June 5, 2020

The 6 P’s of Reopening your Campus Post-COVID-19: A Conversation with NYU Shanghai’s David Pe

Advising Leaders, Forecasting Trends

By Maggie Walsh

Due to COVID-19, universities across the world are in a sprint to develop plans – and backup plans – for the coming fall semester. Having resumed the spring semester in-person, universities in China can serve as a window into what reopening might look like. brightspot sat down with New York University Shanghai’s Dean of Students, David Pe, to discuss their process and implementation for reopening their Pudong, Shanghai campus in early May 2020.

NYU Shanghai is a relatively new campus, first opening in Shanghai as the first Sino-US university in China. Since their opening in 2013, they have experienced many “firsts” with the COVID-19-induced closure and reopening of campus being the most recent. Their 1,500 students were spread across the world on winter break both across, and outside of China when the decision to close campus was made. Moving from the tight-knit community contained in one academic building, and a handful of residential buildings, to a worldwide digital institution, was a swift one with few precedents to follow. They recognized their responsibility to share this information with their counterparts across the world and published their Digital Teaching Toolkit online. Just as quickly as they moved to online learning, NYU Shanghai is forging the way for US institutions to navigate the reopening of their campuses.

Having been open for just under a month with about 30% of the students back on campus, Pe offered advice for institutions looking toward this fall: institutions should consider the 6 P’s as a framework for reopening. There are state and nationally-mandated and university policies, institutional priorities, communication with people, predetermined procedures, necessary products, and effectively maintained places.


As a starting point, ensure that your institution is aware of and following the national, state, regional, and university-level policies that have been put into place. Recognize that your students may be coming from areas with different perspectives on the current regulatory environment, so clarity regarding the policies affecting your institution is essential. NYU Shanghai and other Chinese institutions abide by a variety of common policies: conducting temperature checks upon entry, requiring all to wear masks, implementing a 14-day quarantine for those returning from specific locations, restricting group activity, and regulating visitors.

Man entering NYUSH’s academic building has a temperature screening


For student life, it is inevitable and arguably essential that certain activities and initiatives will be put on the back burner during these times. Institutions must first strive to preserve the health and safety of their community. Doing so in a way that preserves staff bandwidth and resources may lead to certain areas receiving less administrative attention. NYU Shanghai knew that an area they would not be able to support as robustly would be their student organizations. Regardless, students were able to work on hosting virtual events, and held some unique engagements, such as writing and acting a play entirely on Zoom. Where institutional resources are few, crowd-sourcing solutions and ideas within the community may be a viable option, and opportunity to engage others in the institution’s reopening plan.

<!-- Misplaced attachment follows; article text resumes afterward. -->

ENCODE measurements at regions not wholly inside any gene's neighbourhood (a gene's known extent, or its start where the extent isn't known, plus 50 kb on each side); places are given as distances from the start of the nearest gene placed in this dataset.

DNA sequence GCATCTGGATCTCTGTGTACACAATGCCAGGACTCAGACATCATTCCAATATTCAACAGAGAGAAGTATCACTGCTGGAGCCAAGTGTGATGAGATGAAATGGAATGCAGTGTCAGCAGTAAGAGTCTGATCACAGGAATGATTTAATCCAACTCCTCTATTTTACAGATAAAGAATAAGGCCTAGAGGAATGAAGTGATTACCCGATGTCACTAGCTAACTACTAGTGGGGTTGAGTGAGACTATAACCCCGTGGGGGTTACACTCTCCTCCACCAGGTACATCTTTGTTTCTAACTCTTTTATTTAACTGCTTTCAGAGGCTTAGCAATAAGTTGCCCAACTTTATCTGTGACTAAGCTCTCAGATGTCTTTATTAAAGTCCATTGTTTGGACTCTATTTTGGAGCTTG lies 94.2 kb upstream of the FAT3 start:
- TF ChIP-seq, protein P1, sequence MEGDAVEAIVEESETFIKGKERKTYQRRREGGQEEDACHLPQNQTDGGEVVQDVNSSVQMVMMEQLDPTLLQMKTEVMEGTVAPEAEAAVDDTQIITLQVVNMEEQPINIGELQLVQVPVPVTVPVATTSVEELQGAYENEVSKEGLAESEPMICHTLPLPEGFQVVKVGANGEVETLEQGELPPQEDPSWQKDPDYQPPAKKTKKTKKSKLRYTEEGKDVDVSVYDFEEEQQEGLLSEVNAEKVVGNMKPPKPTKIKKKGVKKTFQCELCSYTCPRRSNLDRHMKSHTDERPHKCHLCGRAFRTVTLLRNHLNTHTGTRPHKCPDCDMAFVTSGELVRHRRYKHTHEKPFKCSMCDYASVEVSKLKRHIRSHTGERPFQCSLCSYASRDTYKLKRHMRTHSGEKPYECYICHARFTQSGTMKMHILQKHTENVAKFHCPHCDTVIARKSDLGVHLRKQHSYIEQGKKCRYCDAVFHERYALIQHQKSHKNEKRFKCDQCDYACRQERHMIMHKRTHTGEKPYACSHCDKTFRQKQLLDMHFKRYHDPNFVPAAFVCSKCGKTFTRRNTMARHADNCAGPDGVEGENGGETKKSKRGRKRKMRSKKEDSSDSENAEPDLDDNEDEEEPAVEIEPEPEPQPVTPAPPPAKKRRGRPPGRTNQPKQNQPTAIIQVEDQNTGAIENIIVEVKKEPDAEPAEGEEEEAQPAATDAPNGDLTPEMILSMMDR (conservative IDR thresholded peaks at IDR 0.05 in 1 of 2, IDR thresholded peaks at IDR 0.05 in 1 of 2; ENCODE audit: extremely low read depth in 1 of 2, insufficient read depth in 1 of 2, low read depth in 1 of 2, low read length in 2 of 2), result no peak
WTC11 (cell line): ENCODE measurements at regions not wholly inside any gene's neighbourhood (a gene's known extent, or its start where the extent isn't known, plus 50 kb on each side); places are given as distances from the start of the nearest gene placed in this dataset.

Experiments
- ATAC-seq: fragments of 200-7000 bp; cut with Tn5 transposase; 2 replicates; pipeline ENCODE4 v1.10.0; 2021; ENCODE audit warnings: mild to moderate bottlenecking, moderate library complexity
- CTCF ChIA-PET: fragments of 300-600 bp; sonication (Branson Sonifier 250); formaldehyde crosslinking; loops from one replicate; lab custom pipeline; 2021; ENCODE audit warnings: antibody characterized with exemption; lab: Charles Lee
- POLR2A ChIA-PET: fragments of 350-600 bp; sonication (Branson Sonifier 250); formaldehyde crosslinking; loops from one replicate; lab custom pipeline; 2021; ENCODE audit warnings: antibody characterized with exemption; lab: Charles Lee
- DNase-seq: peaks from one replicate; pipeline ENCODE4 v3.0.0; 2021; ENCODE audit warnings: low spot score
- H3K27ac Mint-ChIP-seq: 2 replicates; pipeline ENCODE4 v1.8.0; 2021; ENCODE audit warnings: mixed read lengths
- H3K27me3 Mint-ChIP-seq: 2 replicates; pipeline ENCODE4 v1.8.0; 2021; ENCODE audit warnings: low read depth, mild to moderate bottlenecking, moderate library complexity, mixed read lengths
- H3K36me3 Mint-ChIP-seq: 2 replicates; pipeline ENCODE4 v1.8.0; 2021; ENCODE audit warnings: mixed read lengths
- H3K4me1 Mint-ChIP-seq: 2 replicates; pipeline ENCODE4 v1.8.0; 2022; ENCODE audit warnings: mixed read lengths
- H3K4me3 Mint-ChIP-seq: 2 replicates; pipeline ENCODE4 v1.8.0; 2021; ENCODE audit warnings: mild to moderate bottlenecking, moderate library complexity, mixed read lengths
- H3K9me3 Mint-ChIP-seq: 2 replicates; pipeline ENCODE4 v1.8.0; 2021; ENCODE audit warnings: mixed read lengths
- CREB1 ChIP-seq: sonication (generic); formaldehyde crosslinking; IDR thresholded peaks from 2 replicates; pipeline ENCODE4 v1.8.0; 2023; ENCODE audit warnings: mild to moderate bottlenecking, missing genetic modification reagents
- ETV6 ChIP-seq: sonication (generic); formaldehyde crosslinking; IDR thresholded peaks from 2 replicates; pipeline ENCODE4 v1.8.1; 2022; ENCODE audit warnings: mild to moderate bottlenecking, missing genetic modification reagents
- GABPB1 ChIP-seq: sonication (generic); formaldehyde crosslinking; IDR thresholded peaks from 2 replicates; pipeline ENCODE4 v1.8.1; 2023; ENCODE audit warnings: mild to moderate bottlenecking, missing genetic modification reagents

In terms of academic priorities, recognize the different environments all students will be in leading up to and during the fall semester. Focus on leveling the playing field for various populations of students. This should be represented in the instructional model you move forward with. For NYU Shanghai, while some students returned to campus, many students residing outside of mainland China had to continue courses virtually, while their counterparts were attending in-person. In order to create a consistent experience, all students, regardless of their location, took their final examinations online. Consider areas in your instructional model that may create dissonance between different populations, and adjust accordingly.


The factor with the greatest variance throughout this process will be people. We are all experiencing this time through a different lens, making our reactions and responses equally as divergent. For students, introduce a Code of Conduct to guide your reopening process and expectations. NYU Shanghai’s code of conduct recognized that each person was coming from a different location, culture, or circumstance, and the term, “social distance” needed to have more definition behind it. They, formalized this Code of Conduct by requiring an “apply to return” policy, where students agree to abide by the Code upon return. Then, they reinforced expectations through an orientation process once students returned. It is essential that this code of conduct is communicated clearly across multiple channels leading up to and throughout the reopening process.